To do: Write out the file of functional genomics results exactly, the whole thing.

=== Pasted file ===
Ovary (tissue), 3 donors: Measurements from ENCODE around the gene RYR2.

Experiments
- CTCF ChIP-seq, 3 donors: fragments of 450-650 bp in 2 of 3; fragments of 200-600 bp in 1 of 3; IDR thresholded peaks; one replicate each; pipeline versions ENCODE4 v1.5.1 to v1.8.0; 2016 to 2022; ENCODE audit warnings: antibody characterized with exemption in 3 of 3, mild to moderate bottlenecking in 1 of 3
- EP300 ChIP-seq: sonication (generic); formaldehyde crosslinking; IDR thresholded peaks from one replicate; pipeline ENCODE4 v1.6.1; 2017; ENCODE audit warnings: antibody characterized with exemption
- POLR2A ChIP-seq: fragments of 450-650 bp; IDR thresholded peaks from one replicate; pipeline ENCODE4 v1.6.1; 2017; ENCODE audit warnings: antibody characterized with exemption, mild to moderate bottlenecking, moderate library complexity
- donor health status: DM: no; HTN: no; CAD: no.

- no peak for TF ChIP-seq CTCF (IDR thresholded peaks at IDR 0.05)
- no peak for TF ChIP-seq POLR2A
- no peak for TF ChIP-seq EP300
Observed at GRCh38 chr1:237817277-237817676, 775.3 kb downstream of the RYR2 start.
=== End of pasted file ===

Ovary (tissue), 3 donors: Measurements from ENCODE around the gene RYR2.

Experiments
- CTCF ChIP-seq, 3 donors: fragments of 450-650 bp in 2 of 3; fragments of 200-600 bp in 1 of 3; IDR thresholded peaks; one replicate each; pipeline versions ENCODE4 v1.5.1 to v1.8.0; 2016 to 2022; ENCODE audit warnings: antibody characterized with exemption in 3 of 3, mild to moderate bottlenecking in 1 of 3
- EP300 ChIP-seq: sonication (generic); formaldehyde crosslinking; IDR thresholded peaks from one replicate; pipeline ENCODE4 v1.6.1; 2017; ENCODE audit warnings: antibody characterized with exemption
- POLR2A ChIP-seq: fragments of 450-650 bp; IDR thresholded peaks from one replicate; pipeline ENCODE4 v1.6.1; 2017; ENCODE audit warnings: antibody characterized with exemption, mild to moderate bottlenecking, moderate library complexity
- donor health status: DM: no; HTN: no; CAD: no.

- no peak for TF ChIP-seq CTCF (IDR thresholded peaks at IDR 0.05)
- no peak for TF ChIP-seq POLR2A
- no peak for TF ChIP-seq EP300
Observed at GRCh38 chr1:237817277-237817676, 775.3 kb downstream of the RYR2 start.